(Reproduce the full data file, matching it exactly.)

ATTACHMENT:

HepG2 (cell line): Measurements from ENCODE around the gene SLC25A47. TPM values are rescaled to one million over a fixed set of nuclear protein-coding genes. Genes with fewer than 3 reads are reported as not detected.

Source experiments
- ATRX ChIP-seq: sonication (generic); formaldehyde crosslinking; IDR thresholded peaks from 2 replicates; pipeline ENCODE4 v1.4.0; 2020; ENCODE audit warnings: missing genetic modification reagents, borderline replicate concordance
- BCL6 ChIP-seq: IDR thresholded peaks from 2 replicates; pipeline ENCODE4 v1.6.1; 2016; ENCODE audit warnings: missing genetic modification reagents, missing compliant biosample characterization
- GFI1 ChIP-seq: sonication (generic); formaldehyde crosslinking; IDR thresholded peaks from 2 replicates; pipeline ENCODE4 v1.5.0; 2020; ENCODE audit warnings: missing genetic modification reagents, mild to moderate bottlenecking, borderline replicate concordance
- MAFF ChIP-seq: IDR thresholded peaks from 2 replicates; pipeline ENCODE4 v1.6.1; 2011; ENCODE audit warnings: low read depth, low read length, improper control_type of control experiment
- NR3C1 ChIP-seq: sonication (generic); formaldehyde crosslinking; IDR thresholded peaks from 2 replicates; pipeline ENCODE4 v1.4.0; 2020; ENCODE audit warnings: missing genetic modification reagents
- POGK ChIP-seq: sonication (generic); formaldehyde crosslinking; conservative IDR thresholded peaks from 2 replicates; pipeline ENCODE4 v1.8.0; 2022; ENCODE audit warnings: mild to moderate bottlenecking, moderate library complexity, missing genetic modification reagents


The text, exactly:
HepG2 (cell line): Measurements from ENCODE around the gene SLC25A47. TPM values are rescaled to one million over a fixed set of nuclear protein-coding genes. Genes with fewer than 3 reads are reported as not detected.

Source experiments
- ATRX ChIP-seq: sonication (generic); formaldehyde crosslinking; IDR thresholded peaks from 2 replicates; pipeline ENCODE4 v1.4.0; 2020; ENCODE audit warnings: missing genetic modification reagents, borderline replicate concordance
- BCL6 ChIP-seq: IDR thresholded peaks from 2 replicates; pipeline ENCODE4 v1.6.1; 2016; ENCODE audit warnings: missing genetic modification reagents, missing compliant biosample characterization
- GFI1 ChIP-seq: sonication (generic); formaldehyde crosslinking; IDR thresholded peaks from 2 replicates; pipeline ENCODE4 v1.5.0; 2020; ENCODE audit warnings: missing genetic modification reagents, mild to moderate bottlenecking, borderline replicate concordance
- MAFF ChIP-seq: IDR thresholded peaks from 2 replicates; pipeline ENCODE4 v1.6.1; 2011; ENCODE audit warnings: low read depth, low read length, improper control_type of control experiment
- NR3C1 ChIP-seq: sonication (generic); formaldehyde crosslinking; IDR thresholded peaks from 2 replicates; pipeline ENCODE4 v1.4.0; 2020; ENCODE audit warnings: missing genetic modification reagents
- POGK ChIP-seq: sonication (generic); formaldehyde crosslinking; conservative IDR thresholded peaks from 2 replicates; pipeline ENCODE4 v1.8.0; 2022; ENCODE audit warnings: mild to moderate bottlenecking, moderate library complexity, missing genetic modification reagents